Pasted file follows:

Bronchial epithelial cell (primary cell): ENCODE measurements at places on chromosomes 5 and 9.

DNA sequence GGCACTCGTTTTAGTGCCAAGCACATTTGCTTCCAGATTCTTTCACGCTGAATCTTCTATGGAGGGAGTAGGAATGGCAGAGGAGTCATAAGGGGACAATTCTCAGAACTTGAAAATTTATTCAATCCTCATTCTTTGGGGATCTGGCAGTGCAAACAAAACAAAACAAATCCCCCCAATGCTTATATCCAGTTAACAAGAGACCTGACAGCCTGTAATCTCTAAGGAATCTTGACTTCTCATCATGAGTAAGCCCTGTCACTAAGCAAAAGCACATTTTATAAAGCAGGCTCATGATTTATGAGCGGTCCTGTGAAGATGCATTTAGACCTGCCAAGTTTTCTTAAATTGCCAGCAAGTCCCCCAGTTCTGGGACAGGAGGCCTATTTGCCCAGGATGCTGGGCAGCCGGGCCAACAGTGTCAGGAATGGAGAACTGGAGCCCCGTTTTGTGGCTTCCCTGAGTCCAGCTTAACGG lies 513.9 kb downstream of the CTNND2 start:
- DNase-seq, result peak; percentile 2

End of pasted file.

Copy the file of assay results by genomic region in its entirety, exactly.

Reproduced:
Bronchial epithelial cell (primary cell): ENCODE measurements at places on chromosomes 5 and 9.

DNA sequence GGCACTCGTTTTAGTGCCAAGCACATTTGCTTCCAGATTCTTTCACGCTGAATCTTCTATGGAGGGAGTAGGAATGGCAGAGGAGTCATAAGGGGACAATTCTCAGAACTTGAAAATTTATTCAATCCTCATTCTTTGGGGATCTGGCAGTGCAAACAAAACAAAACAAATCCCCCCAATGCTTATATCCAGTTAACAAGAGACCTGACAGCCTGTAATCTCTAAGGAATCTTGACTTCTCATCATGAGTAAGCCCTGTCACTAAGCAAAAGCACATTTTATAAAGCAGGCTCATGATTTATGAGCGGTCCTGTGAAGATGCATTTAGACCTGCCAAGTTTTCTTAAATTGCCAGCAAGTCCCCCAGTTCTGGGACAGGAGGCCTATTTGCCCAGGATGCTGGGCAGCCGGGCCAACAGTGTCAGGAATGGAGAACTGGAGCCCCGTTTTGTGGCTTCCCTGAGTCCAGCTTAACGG lies 513.9 kb downstream of the CTNND2 start:
- DNase-seq, result peak; percentile 2